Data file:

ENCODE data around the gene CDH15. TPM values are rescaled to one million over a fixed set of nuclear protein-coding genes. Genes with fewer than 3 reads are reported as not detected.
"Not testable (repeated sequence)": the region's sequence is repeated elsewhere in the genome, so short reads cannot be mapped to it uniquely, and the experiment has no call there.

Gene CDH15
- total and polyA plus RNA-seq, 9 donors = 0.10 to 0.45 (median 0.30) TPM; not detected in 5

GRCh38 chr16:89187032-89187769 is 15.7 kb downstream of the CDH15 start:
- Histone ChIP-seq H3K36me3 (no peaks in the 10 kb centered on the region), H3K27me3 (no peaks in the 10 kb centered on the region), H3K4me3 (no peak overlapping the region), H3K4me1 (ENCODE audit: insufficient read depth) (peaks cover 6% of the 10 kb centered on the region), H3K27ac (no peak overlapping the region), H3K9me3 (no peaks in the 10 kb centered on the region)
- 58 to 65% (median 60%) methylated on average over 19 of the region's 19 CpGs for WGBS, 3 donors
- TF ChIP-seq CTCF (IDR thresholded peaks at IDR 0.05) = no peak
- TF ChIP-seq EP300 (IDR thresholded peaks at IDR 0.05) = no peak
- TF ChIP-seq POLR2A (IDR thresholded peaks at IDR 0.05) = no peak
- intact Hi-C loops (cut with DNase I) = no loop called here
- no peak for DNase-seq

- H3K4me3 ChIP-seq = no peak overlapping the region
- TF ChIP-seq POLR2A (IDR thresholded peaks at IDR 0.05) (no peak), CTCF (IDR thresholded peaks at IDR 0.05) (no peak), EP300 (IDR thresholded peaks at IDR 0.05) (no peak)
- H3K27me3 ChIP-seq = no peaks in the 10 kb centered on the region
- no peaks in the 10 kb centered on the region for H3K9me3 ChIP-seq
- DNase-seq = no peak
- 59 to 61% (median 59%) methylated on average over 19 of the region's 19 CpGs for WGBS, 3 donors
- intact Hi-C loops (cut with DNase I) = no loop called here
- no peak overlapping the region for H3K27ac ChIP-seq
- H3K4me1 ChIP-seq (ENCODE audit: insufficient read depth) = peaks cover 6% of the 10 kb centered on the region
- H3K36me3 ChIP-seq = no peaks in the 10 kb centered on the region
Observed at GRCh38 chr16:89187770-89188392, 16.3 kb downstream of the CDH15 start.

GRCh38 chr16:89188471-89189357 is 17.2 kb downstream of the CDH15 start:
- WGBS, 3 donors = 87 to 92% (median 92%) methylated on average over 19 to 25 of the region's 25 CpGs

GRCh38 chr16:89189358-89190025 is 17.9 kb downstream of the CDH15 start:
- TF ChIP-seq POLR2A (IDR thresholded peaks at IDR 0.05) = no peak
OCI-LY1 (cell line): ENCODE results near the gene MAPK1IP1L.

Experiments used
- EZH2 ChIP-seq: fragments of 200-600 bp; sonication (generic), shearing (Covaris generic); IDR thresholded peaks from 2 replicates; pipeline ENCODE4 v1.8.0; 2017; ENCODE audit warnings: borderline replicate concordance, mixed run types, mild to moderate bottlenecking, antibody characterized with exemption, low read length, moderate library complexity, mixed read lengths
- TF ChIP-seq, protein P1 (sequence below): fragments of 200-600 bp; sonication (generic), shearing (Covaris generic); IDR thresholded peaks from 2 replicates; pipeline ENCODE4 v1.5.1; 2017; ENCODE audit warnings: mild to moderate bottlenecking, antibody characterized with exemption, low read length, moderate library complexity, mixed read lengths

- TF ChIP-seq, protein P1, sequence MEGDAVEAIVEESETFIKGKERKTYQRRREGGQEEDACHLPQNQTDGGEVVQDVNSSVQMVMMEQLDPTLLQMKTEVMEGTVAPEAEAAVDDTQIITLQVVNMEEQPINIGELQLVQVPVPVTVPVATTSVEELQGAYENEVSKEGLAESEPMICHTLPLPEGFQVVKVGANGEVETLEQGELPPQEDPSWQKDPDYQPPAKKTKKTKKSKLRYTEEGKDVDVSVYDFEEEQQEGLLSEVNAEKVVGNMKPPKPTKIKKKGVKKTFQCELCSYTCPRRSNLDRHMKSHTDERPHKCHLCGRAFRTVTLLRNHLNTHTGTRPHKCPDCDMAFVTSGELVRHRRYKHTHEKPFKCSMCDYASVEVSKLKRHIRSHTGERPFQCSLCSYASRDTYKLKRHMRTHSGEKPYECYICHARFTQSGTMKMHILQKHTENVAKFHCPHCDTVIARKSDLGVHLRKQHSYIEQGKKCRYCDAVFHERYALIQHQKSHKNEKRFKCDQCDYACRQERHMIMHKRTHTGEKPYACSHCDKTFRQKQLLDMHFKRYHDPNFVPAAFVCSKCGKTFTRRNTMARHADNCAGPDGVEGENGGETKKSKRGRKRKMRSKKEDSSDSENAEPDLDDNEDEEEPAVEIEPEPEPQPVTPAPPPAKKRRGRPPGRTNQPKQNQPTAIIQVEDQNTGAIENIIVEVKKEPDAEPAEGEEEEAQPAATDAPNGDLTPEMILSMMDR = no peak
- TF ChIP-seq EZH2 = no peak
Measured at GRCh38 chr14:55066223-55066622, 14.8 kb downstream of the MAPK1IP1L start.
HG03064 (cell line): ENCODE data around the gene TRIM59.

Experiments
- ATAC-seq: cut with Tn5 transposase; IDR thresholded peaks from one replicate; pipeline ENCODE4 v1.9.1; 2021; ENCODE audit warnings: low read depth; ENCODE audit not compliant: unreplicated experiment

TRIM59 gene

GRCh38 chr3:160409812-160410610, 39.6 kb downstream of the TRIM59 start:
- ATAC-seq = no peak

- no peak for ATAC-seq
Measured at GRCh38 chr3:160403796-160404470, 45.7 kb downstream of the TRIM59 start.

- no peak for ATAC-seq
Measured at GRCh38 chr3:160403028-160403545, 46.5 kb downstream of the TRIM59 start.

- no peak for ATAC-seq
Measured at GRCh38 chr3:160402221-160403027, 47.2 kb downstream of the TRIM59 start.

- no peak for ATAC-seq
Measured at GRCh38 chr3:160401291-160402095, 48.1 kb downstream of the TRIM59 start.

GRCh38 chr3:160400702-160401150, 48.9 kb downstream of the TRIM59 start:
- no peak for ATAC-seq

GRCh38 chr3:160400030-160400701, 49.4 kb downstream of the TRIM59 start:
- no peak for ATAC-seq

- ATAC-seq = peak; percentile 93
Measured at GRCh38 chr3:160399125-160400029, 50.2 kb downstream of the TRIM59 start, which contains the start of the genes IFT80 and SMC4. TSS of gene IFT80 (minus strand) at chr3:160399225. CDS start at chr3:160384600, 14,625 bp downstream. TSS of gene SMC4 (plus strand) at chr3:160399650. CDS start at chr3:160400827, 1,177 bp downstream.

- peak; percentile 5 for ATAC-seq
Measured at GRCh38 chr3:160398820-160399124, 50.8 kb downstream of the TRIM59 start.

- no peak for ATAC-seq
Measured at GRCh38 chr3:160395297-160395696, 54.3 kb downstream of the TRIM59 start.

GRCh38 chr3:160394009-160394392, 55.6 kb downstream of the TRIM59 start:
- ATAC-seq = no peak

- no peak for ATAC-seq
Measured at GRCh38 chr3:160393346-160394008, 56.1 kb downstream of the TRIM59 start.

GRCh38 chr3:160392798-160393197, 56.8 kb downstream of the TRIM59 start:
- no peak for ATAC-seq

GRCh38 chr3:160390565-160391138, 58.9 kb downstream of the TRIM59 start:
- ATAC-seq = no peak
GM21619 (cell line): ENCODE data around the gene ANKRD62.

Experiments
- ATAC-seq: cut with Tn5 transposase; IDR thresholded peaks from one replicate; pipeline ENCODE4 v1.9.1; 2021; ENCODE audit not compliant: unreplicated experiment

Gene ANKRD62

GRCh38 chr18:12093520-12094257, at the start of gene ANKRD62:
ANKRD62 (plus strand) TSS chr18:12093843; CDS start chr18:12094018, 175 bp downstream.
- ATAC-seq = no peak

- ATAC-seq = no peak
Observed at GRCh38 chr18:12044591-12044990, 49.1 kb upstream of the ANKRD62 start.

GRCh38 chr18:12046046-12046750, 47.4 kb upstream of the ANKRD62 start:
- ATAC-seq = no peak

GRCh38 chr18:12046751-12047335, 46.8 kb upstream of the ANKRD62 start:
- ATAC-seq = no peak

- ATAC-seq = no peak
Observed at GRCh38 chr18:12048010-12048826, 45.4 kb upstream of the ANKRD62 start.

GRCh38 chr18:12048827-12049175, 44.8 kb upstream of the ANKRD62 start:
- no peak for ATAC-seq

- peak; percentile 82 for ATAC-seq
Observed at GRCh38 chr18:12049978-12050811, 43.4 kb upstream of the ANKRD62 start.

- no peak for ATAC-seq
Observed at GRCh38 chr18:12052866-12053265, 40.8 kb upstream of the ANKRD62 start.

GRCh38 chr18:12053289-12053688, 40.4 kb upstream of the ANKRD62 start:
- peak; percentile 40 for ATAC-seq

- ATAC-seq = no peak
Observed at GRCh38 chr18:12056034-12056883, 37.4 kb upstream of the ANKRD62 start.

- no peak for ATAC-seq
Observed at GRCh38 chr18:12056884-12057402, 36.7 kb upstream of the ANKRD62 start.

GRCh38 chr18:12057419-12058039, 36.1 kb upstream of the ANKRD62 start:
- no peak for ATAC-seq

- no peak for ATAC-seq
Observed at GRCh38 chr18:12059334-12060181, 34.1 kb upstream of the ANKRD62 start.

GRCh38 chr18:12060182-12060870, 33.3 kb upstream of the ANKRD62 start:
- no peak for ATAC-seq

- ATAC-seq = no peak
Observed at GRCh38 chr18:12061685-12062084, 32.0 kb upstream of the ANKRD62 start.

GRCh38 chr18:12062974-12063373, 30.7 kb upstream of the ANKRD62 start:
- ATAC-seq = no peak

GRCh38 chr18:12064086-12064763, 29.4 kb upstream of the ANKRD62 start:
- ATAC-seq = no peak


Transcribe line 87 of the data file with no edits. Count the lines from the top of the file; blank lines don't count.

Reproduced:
Observed at GRCh38 chr18:12052866-12053265, 40.8 kb upstream of the ANKRD62 start.